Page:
Guest post by LiveWorx Sponsor CADENAS PARTsolutions
Award Winning Hyperloop team reduces design time by utilizing configurable 3D Models of standard parts instead of creating from scratch.
The Ryerson University International Hyperloop Team won the sub-system design award for their hyperloop deployable wheel system or HDWS. Their design process was streamlined by utilizing native 3D CAD models of the AIA National Aerospace Standards (NAS) and SAE AS standards. Using these certified components in the design process, the team successfully reduced their engineering time, focusing more of their efforts on the core design.
Grame Klim, Team Leader of Ryerson’s International Hyperloop Team is managing the design project as well as the necessary engineering tools. “By leveraging these AIA NAS digital standards, we were able to significantly accelerate the pace of our design process, focusing on the key design components, rather than re-creating standards which already exist. This enabled our team to create a design which competed very well against much larger teams.”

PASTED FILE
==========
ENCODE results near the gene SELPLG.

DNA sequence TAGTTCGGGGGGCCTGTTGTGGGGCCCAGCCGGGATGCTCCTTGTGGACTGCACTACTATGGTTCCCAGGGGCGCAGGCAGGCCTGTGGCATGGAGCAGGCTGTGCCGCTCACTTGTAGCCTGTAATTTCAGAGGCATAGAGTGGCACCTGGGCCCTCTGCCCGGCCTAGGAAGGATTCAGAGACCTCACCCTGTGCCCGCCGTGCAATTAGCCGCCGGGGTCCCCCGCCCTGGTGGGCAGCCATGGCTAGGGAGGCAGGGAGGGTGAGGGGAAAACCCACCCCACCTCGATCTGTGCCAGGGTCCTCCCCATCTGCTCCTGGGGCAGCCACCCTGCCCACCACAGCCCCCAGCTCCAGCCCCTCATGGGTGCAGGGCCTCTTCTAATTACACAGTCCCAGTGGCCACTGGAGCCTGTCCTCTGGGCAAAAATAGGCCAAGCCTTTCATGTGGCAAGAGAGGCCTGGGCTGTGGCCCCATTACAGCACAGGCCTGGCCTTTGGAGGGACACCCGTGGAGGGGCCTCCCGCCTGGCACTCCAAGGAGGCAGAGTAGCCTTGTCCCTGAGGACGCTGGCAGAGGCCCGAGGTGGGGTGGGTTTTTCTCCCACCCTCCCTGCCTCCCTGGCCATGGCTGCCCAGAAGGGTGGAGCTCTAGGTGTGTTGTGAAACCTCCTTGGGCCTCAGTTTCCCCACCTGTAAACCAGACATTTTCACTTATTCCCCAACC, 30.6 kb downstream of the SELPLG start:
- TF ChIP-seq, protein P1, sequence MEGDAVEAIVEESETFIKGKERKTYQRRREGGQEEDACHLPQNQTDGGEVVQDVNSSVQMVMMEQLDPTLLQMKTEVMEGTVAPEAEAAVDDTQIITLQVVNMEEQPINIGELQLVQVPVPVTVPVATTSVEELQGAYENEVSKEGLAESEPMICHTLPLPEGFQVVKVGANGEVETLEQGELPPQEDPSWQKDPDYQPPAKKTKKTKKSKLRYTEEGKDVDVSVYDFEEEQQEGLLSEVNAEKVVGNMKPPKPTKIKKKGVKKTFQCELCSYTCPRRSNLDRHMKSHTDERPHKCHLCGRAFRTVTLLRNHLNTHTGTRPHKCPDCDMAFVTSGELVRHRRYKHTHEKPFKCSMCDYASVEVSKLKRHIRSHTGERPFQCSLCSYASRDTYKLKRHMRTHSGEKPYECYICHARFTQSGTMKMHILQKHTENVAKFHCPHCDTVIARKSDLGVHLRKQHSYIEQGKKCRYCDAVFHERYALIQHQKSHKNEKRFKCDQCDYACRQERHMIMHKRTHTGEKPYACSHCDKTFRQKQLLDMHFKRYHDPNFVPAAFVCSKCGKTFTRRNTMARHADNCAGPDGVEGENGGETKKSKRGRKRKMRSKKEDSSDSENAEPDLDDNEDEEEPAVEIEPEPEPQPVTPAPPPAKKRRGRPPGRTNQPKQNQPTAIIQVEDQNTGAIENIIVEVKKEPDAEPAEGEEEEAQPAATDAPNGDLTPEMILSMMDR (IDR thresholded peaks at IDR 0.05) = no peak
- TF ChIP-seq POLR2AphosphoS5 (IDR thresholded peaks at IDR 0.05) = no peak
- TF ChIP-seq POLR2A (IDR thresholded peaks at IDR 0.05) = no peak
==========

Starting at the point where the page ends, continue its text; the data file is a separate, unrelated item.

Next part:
The RIHT Team accessed the AIA and SAE standard catalogs via the IHS Markit “standards expert” tool to vastly reduce their design time. By doing so, the RIHT team was able to focus their efforts on their primary design, instead of re-creating component parts for use within their 3D design. By eliminating the design process for standard parts, RIHT was able to successfully compete with much larger teams, and ultimately win a Subsystem Innovation Award for their Hyperloop deployable wheel system.
What is a Hyperloop?
A Hyperloop is a pod, similar in shape to a subway tram, that travels through a low pressure, almost vacuum-like tube. With no friction or air resistance, the pod can move at speeds up to 700 MPH and allows riders to travel from place to place in a small fraction of the standard amount of time. The machine uses a linear induction motor for propulsion and a combination of magnets, wheels and air bearings to allow it to levitate in the tube.
But, trying to come to a complete stop after traveling at such high speeds requires specialized technology, and that’s where the Ryerson team found their inspiration.
The team set out to make a deployable wheel system similar to what you would find on an airplane, but able to withstand all weather conditions and natural disasters. The small team of six students, five advisors and 20 sponsors went to work to get the job done.
Just one system alone carried 260 standard parts and out of those parts, 120 had to meet National Aerospace Standards and could be found through the Aerospace Industries Association database. That covers nearly 58 percent of the parts used in one unit.
Register for LiveWorx 18, June 17-20 in Boston, for more tips and tricks on reducing product design time!